Celiac disease (CD) is the most common food sensitive enteropathy known, affecting approximately 1% of the population and its incidence appears to be on the rise. In addition, non-celiac gluten sensitivity (GS) has recently been revealed to be a distinct condition that affects a growing number of individuals. Both of these conditions are triggered by gluten, a complex mixture of proline and glutamine-rich seed storage proteins found in wheat, barley and rye. Because these proteins are resistant to digestion they persist in the gastrointestinal tract and cause an auto-inflammatory response in susceptible individuals. Currently the only treatment for these conditions is the maintenance of a strict glute free diet. This proposal will test the safety of reduced gluten (RG) cereal grains, using barley a a model cereal, in combination with a gluten degrading enzyme supplement in a non-human primate model of celiac disease, the rhesus macaque. Rhesus macaques have been shown to develop a condition that is analogous to human celiac disease when gluten is included in their diet, and the condition improves upon gluten withdrawal. In ongoing research, the PI has been identifying low gluten variants of barley and wheat, while the academic collaborators have been developing the animal model of celiac disease, and a gluten-degrading protease supplement, respectively. Eliminating all gluten from the diet can be difficult for those suffering from CD or GS, and the use of a gluten degrading supplement by itself is not intended to permit these groups to resume unrestricted gluten consumption. We believe that a synergistic therapy combining reduced gluten grains with a gluten protease supplement may provide the opportunity for these individuals to introduce limited quantities of reduced gluten cereals into their diets. Testing this hypothesis in a non-human primate model is the objective of the proposed research. The commercial outcome of this proposal will be reduced gluten variants of barley for which there will be increased assurance of acceptability for multiple food products. RG barley represents a new category of cereal grain that may play a role in providing an alternative to the gluten free diet for CD and GS individuals in combination with other therapies. The wide adoption of RG barley and other RG grains could ultimately reduce the incidence of these conditions. Basic knowledge about the seed characteristics of RG barley may pave the way for RG wheat.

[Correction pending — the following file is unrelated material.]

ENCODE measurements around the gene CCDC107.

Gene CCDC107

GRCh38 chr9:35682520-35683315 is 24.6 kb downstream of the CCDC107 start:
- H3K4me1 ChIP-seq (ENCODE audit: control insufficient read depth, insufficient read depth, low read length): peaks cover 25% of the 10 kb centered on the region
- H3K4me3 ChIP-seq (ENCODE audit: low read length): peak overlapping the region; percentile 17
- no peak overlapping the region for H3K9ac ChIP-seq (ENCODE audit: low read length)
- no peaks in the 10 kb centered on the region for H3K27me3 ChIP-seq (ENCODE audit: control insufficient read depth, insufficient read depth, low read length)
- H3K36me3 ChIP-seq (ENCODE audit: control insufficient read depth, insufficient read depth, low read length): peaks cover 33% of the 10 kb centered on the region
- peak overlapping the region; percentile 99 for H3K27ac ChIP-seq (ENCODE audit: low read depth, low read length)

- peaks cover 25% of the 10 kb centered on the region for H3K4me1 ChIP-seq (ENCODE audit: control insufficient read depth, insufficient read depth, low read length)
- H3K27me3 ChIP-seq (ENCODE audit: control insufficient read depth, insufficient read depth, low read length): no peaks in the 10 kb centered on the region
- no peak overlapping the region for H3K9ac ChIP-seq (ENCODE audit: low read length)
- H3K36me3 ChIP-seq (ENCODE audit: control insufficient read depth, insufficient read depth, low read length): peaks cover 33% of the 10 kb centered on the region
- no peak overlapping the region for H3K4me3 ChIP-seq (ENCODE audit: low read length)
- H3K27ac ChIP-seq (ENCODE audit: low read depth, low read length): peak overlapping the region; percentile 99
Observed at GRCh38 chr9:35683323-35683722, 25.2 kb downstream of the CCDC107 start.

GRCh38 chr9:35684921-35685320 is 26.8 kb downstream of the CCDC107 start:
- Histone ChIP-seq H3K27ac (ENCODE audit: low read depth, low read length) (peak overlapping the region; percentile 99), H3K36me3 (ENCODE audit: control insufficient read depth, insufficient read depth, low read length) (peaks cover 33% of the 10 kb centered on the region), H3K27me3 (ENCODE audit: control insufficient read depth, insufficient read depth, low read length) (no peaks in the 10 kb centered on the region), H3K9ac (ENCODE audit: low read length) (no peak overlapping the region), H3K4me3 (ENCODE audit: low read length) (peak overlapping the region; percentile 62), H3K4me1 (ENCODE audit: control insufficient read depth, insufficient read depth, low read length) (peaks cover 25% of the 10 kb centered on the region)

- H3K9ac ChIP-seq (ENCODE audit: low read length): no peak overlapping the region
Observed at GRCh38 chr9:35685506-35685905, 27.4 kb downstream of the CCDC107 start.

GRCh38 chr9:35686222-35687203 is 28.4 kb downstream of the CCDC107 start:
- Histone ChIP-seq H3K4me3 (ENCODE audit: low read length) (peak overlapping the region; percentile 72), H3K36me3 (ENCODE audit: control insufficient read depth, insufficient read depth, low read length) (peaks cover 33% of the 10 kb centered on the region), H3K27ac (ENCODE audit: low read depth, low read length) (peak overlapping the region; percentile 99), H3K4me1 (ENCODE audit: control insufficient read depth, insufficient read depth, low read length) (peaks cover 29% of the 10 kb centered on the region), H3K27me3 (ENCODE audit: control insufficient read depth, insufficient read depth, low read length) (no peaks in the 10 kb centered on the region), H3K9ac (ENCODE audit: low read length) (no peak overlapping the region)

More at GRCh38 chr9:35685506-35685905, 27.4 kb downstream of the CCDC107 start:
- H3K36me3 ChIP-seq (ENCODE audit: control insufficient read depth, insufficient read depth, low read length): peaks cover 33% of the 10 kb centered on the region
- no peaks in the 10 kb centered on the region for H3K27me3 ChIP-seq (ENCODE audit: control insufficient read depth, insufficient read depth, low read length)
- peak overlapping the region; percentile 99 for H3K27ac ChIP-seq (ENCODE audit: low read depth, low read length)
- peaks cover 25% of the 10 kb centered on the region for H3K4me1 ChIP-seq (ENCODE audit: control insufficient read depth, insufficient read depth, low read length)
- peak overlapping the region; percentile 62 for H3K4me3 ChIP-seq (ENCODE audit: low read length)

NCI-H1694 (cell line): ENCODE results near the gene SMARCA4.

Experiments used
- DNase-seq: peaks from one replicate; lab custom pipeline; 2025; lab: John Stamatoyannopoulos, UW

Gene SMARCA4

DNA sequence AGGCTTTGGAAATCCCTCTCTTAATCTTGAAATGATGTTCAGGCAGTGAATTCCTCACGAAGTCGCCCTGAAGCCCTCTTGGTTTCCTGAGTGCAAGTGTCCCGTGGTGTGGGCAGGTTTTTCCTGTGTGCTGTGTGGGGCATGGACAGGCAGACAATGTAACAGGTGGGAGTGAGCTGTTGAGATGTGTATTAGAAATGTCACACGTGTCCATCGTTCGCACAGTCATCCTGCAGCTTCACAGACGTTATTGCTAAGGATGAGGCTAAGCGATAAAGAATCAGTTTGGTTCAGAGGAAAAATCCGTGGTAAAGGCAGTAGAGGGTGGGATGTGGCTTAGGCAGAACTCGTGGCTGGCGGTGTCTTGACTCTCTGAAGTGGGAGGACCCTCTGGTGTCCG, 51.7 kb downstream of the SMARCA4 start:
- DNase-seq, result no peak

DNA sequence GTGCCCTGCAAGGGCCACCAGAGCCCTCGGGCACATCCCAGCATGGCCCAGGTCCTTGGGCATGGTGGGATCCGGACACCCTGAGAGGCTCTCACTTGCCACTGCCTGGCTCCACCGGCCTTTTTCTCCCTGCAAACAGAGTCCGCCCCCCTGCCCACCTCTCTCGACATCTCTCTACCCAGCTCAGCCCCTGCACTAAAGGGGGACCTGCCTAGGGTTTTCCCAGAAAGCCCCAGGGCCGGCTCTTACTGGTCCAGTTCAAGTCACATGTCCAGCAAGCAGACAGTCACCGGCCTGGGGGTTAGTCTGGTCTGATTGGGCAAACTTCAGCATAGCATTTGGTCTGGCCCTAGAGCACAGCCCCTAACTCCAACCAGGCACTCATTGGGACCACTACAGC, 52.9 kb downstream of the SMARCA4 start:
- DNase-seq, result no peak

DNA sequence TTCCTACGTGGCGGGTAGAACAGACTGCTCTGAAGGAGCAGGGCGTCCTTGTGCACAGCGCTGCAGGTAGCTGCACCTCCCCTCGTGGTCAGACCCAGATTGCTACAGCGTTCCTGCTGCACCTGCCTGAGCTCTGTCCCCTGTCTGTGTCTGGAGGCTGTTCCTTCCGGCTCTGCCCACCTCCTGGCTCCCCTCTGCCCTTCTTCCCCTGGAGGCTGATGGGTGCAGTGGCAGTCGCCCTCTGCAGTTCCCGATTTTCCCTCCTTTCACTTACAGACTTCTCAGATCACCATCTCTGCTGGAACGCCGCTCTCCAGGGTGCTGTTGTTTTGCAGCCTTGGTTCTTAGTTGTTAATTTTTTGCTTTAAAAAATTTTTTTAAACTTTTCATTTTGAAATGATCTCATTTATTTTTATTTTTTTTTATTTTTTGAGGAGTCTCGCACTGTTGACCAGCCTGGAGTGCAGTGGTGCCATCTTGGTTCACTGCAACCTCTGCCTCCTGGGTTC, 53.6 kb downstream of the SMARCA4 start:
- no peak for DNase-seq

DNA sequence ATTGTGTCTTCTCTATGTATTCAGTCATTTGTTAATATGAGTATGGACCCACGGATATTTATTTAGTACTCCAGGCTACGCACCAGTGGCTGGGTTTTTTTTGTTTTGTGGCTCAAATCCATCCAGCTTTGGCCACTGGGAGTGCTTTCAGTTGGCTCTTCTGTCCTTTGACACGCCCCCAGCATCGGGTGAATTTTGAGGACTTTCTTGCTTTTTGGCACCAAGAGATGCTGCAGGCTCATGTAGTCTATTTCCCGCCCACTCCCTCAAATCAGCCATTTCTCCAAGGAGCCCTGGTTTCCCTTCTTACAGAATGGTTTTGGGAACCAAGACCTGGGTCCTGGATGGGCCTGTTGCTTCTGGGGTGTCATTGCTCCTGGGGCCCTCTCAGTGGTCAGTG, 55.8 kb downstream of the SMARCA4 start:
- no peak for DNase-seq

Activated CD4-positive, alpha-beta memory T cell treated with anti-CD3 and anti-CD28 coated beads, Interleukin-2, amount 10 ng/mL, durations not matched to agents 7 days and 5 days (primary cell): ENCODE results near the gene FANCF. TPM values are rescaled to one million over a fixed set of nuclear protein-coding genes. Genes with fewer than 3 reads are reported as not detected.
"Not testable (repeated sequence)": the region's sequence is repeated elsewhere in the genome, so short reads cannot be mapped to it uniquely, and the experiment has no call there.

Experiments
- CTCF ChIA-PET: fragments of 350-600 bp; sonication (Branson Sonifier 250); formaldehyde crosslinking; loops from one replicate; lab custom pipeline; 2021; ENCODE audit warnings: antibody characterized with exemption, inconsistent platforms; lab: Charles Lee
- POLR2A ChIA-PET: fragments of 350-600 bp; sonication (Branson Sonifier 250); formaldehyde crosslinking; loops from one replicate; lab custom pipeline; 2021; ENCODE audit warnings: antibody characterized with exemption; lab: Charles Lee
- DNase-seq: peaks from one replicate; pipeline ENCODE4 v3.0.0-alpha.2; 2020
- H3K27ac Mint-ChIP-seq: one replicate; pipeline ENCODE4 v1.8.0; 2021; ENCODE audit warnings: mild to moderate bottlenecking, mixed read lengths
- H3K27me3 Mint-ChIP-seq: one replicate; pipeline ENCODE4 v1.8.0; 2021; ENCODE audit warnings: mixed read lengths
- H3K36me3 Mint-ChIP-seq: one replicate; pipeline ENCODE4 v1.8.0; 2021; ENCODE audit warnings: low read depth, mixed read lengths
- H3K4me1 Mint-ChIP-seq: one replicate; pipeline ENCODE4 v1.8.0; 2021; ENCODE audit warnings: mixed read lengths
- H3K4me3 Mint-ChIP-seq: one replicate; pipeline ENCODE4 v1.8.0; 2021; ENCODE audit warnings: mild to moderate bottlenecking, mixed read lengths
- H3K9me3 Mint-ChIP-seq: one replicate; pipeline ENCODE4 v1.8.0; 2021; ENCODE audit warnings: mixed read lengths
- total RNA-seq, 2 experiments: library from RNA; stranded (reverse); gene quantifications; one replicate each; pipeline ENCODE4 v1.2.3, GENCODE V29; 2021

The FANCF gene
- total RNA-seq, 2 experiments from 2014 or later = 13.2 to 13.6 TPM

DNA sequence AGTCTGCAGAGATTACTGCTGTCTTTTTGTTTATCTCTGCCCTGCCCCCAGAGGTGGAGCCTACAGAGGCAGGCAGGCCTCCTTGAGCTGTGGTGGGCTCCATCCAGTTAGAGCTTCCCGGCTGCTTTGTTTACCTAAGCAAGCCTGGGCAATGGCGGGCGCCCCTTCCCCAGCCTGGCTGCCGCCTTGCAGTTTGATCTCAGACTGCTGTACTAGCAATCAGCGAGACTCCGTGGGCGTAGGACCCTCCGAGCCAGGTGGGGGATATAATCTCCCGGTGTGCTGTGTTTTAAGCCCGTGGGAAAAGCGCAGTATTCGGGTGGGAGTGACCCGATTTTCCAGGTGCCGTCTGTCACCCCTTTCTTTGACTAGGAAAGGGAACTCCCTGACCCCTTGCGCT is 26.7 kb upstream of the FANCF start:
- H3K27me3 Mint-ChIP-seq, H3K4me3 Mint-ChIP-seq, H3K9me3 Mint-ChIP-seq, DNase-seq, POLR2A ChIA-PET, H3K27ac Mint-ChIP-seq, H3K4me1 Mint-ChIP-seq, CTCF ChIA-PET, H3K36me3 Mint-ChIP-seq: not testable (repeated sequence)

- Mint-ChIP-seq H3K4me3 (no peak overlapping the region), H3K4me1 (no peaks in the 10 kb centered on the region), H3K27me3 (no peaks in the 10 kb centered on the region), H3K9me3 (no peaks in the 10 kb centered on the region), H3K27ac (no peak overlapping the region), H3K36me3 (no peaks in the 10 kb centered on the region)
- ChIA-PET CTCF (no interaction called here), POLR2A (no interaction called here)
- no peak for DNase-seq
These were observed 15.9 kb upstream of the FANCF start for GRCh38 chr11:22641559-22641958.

Celiac Disease is a common intestinal inflammatory condition that affects about 1% of the population and it is increasing in incidence. It is triggered by proteins in barley, wheat and rye. Similarly, non-celiac gluten sensitivity is triggered by the sam proteins and it too seems to be increasing in incidence. We are proposing to develop reduced gluten barley varieties that may serve as components of an alternative to the gluten free diet for these individuals.